The tech industry has long faced an image problem of being too “boys only.” A panel of female Google executives recently gathered to discuss the challenges and opportunities for getting more women in tech.
“It’s boys will be boys. And girls will be girls,” said Google’s VP of New Business Development Megan Smith, who moderated the Women Techmakers event at the Google I/O Conference Tuesday night. According to this post from Inc.‘s Maeghan Ouimet, the panel discussed how “a big part of the problem…is the fact that the tech industry fails to attract girls’ attention at a young age,” and highlighted “the impact young immersion in the field can have for girls who are interested in tech. Statistics presented showed that in the 1980s 40% of computer science majors were women. Today, only 14% are female.”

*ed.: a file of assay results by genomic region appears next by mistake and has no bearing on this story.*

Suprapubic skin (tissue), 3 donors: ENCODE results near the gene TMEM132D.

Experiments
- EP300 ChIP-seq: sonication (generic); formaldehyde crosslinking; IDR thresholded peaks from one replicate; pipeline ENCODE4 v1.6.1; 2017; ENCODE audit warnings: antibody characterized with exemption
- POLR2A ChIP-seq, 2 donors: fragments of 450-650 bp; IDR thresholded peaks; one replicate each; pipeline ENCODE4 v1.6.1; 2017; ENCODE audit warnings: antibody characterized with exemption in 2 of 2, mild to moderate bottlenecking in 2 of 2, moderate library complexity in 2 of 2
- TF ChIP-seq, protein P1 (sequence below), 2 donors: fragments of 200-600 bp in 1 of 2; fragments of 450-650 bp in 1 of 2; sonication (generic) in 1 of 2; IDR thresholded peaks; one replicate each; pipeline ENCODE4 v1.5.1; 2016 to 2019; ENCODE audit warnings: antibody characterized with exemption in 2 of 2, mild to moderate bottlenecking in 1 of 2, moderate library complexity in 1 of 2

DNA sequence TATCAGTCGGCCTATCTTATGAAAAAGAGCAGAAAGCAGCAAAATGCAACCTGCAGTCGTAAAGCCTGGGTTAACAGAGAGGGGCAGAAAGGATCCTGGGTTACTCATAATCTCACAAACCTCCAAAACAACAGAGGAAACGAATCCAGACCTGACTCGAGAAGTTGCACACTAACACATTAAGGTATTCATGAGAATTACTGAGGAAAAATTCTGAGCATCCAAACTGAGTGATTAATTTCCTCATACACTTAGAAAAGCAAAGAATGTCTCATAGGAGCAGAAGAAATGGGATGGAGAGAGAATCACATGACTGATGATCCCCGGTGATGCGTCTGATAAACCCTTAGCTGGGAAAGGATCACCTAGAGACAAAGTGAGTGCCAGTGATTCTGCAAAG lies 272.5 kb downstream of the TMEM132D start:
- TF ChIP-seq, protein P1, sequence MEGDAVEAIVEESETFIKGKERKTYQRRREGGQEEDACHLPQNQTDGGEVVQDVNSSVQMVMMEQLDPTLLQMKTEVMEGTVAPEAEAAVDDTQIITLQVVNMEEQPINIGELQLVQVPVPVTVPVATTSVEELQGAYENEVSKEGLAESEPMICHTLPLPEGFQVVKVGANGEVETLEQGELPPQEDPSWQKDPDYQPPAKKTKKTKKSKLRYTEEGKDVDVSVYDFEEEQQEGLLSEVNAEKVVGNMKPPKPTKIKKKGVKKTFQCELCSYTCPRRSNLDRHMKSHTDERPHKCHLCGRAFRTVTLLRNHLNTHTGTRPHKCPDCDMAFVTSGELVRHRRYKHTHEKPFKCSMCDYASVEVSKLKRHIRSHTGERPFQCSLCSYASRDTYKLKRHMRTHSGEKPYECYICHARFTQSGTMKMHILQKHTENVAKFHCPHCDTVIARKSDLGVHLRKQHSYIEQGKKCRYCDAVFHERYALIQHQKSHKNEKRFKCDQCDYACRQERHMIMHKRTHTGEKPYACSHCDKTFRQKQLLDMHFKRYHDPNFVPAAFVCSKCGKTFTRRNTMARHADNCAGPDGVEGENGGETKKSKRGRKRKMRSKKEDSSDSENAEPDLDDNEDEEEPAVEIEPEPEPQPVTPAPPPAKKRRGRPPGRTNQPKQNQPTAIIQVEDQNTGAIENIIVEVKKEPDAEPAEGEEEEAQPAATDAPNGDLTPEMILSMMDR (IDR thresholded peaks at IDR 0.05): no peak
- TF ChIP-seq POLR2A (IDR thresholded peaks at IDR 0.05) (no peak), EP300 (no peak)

“The numbers continue to show just how scarce women are becoming in this growing industry,” Ouimet writes. “According to CNET, a recent survey conducted by the Harvey Nash Group found that the number of women in prominent technology positions in the U.S. is down for the second year in a row.” The panel called for more outreach devoted to introducing technology to girls early on, and pointed to the Girls Who Code program, supported by Google, Twitter, eBay, and General Electric as the type of initiative there needs to be more of.